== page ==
But the soldiers of Dionysius at Syracuse, as long as it was day, did much mischief to the city; when night came, however, they retired to the acropolis, having lost some few of their number. Upon this, the popular leaders of the Syracusans plucked up courage, and in the hope that the enemy would rest content with what they had done, exhorted the citizens once more to ignore Dion, and if he should come up with his mercenaries, not to admit them, nor yield precedence to them as superior in point of bravery, but to save their city and their liberty by their own efforts.
Accordingly, fresh messengers were sent to Dion, some from the generals forbidding his advance, but others from the horsemen and more reputable citizens urging him to hasten it. For this reason he came marching on now slowly, and now at top speed. As the night advanced the enemies of Dion took possession of the gates in order to shut him out, but Nypsius, sending his mercenaries once more from the citadel in greater numbers and with more impetuosity than before, tore down at once the entire siege-wall, and overran and sacked the city.
And now there was a slaughter not only of men, but also of women and children; there was little haling away of prisoners, but a great destruction of all alike. For since Dionysius now despaired of his cause and fiercely hated the Syracusans, he wished to make their city as it were a tomb for his falling tyranny. So his soldiers, forestalling the succour which Dion was bringing, resorted to the speediest destruction and annihilation of everything by burning, setting fire to what was near them with the brands and torches in their hands, and scattering fiery arrows from their bows among the remoter parts.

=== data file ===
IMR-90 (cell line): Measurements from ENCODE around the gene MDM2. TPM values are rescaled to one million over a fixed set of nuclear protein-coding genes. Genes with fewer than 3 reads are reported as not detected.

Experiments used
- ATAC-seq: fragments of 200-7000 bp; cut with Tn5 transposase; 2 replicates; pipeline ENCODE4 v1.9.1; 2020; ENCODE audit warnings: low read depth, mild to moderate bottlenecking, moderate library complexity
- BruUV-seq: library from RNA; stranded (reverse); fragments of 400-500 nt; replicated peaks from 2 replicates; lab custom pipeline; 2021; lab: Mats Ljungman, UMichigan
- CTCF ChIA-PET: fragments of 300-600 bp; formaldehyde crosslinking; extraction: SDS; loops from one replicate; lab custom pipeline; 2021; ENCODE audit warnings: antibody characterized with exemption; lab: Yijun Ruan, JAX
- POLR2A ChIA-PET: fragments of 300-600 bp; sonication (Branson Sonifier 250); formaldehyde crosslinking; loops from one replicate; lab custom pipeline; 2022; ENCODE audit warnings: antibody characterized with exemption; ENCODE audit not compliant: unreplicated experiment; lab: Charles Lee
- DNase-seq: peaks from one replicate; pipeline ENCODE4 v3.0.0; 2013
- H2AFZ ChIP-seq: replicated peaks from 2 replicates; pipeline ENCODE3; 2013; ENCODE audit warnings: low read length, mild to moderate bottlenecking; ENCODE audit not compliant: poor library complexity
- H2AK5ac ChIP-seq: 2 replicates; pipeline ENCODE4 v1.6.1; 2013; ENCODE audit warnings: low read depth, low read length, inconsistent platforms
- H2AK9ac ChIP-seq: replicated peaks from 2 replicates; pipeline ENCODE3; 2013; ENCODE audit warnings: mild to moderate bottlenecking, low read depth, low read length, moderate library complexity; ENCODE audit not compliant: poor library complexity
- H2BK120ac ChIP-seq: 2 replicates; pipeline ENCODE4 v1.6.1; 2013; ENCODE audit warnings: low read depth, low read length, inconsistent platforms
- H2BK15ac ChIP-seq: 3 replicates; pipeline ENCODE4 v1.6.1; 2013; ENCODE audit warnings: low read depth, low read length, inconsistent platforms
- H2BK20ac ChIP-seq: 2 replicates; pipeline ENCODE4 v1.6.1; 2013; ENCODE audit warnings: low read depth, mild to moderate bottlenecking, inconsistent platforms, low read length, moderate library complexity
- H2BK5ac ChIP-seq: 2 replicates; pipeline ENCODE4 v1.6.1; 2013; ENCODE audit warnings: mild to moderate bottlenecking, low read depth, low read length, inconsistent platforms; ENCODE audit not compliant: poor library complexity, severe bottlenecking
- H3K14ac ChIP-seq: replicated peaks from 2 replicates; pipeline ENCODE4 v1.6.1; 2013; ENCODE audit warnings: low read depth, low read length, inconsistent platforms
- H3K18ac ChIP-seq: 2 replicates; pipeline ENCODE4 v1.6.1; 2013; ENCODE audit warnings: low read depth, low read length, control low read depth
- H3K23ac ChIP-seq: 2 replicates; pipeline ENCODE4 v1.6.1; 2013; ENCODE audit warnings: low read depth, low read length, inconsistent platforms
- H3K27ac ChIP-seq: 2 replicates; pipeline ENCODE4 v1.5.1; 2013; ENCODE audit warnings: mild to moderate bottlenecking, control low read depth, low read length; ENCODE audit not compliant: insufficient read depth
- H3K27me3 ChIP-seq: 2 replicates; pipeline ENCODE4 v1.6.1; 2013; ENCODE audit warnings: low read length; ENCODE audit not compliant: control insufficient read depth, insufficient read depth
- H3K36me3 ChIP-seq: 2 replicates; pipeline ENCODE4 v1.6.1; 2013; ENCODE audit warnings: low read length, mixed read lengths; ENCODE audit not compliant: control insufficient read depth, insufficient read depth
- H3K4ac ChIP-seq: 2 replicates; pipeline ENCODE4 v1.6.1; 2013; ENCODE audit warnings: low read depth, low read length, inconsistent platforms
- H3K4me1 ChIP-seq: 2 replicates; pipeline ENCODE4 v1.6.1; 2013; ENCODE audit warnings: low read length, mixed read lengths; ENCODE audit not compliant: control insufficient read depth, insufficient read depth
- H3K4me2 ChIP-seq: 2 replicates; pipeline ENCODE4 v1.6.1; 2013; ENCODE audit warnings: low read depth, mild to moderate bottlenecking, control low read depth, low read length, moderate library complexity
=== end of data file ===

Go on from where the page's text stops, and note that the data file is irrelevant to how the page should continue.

As the Syracusans fled, some were overtaken and slain in the streets, and those who sought cover in their houses were driven out again by the fire, many buildings being now a-blaze and falling upon those who were running about.